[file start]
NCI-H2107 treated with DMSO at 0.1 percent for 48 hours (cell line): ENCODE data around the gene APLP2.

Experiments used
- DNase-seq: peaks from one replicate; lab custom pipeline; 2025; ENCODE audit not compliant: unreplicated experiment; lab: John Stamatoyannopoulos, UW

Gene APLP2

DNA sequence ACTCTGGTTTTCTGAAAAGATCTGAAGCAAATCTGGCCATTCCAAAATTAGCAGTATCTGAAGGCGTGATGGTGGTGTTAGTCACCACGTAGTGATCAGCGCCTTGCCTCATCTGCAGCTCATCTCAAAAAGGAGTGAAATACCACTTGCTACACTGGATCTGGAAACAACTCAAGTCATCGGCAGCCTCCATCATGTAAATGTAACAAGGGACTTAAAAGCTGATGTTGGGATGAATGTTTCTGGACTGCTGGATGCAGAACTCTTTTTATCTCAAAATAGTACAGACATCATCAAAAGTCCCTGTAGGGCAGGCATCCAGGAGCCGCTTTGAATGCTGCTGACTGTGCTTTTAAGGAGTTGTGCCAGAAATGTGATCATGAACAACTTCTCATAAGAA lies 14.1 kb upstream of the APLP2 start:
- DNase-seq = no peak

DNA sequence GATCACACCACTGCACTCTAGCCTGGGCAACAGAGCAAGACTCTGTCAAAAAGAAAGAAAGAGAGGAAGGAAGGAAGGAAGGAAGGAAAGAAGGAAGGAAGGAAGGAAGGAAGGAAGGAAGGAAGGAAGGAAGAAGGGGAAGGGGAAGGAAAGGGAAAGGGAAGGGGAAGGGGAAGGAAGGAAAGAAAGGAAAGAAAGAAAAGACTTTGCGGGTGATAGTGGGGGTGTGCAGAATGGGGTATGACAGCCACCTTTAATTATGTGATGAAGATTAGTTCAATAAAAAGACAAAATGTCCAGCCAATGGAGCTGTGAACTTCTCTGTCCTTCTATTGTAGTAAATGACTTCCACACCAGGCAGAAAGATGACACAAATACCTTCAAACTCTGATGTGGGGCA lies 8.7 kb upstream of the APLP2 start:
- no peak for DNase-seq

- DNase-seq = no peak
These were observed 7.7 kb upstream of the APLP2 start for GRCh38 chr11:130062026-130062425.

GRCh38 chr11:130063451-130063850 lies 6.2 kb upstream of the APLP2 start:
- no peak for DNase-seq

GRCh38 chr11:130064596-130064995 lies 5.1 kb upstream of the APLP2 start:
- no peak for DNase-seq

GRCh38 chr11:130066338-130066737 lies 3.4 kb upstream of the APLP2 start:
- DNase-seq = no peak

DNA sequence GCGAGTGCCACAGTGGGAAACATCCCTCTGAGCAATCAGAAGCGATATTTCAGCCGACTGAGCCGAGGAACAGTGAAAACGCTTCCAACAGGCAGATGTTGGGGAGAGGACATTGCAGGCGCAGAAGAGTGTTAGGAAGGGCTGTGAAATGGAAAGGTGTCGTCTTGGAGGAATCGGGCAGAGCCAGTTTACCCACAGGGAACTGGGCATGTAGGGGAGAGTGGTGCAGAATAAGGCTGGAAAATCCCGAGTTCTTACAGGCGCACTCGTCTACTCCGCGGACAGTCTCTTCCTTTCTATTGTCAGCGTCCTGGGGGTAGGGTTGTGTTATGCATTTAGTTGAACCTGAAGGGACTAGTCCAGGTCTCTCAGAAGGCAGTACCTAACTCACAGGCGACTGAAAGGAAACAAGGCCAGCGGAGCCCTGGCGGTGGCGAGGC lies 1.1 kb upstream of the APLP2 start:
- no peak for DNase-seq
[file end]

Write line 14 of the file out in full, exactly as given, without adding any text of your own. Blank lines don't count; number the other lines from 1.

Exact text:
- no peak for DNase-seq